“Well I bumped into him in the art gallery yesterday and he bought a painting that he said his wife would like. I feel bad knowing the painting will hold a bad rapport in his mind every time he sees it,” I said.
Elsa shot Ma a look. “If I didn’t know better, I’d say you care about how Mark feels. And I mean, really care.”
“What?” I asked, surprised by how this conversation was going. “What do you mean?”
“You know exactly. Ma told me about the pie you gave him, and the blush you made when you agreed with her that he was handsome.”
Ma had told Elsa all this? God. Things spread fast here.
“That’s somewhat true. It was a hot day. My cheeks were probably already red from the sun.”
Else scoffed. “I don’t think so. If you didn’t care, why’d you go over to his place today with Coca Cola?”
It was a good question. Why had I gone? I felt bad, that’s all. But that’s not how people saw it apparently. If an older woman like Elsa saw it as me showing my feelings for Mark, did a young man like Mark himself also guess that I was interested in him?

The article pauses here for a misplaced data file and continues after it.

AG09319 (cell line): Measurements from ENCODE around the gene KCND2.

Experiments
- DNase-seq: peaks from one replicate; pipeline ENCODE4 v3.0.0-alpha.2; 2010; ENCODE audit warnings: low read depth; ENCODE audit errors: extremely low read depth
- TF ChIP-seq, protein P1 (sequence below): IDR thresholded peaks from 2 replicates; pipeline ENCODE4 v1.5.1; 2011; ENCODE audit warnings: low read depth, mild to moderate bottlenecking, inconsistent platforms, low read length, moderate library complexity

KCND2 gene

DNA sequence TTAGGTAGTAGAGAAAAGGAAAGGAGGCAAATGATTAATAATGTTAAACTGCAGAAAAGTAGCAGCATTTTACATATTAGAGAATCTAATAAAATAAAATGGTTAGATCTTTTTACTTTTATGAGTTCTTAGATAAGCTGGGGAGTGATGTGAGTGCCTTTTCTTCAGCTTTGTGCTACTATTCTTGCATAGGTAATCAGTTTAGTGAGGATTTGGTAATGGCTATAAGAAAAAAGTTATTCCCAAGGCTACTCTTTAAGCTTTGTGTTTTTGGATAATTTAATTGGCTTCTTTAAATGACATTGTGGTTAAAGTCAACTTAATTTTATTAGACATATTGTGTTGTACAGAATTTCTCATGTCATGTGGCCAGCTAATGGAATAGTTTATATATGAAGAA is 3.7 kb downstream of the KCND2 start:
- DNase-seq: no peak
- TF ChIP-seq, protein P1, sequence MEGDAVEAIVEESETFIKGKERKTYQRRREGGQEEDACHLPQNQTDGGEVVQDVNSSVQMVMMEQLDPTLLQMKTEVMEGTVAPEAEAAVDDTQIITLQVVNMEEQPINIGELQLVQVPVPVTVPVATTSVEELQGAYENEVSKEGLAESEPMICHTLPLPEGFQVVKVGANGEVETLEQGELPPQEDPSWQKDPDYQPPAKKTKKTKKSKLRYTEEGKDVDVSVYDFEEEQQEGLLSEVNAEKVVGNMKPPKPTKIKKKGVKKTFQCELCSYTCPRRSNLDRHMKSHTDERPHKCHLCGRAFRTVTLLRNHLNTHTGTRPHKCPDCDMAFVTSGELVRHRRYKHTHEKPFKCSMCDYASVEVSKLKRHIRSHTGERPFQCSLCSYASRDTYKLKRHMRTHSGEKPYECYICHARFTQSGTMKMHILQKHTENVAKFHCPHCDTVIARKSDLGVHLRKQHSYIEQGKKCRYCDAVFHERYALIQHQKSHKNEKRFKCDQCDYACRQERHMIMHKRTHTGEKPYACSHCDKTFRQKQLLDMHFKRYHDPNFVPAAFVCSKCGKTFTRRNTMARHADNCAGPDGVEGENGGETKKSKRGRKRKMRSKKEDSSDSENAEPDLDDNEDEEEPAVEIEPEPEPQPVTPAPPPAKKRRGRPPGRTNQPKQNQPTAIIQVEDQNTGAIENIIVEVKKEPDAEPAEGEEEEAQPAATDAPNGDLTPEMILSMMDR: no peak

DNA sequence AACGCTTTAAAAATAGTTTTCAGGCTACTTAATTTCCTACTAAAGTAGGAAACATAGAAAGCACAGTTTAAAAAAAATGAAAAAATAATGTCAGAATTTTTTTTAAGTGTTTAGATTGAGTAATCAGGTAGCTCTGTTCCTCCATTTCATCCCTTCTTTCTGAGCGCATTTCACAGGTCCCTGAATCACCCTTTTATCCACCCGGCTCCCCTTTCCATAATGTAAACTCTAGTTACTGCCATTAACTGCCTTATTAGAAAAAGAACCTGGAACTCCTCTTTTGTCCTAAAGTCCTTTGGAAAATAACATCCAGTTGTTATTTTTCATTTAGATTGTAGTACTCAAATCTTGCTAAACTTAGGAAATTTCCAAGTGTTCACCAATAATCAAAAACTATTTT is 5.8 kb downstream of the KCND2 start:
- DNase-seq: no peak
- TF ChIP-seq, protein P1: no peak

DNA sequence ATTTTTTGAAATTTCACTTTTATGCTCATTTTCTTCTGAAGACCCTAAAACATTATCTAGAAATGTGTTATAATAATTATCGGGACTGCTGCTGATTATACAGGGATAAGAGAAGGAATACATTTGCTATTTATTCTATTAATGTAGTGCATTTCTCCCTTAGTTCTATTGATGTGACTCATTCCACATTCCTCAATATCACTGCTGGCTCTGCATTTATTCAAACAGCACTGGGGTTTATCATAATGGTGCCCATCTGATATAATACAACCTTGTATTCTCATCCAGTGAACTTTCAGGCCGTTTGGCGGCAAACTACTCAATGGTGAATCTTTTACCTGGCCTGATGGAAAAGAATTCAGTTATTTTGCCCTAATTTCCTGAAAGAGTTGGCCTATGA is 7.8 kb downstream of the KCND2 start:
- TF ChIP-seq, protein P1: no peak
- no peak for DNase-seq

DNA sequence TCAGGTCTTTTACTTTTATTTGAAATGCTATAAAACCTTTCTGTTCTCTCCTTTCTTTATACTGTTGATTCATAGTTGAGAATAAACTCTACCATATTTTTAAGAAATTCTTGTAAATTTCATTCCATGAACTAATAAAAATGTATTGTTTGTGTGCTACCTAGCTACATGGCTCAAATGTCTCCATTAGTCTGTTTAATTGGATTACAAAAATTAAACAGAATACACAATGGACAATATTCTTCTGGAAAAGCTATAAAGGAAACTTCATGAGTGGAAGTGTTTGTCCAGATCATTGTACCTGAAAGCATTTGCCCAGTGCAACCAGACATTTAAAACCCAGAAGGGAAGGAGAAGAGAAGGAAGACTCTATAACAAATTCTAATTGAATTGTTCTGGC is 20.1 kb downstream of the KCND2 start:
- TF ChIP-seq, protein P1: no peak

I didn’t answer to her question. I just looked at Ma. She tossed me a look. It wasn’t a ‘I disapprove’ look. It was more of a ‘Go with what your heart tells you’ look.
“So… how do you upkeep this place by yourself?” I asked, as Mark and I sat at the kitchen table inside his house. It was the following day. I’d taken up on Ma’s advice to chat with Mark some more so I’d get to know him better. She seemed to like the fact that I was interested in him.
“I just do. I like to keep the place clean.” He gazed into my eyes. He looked stunning in another white shirt. “Tell me more about you now.”
“Me? There’s not much. I’m a secretary at a bank in San Francisco. Studied English lit in college. And that’s about it. What about you?”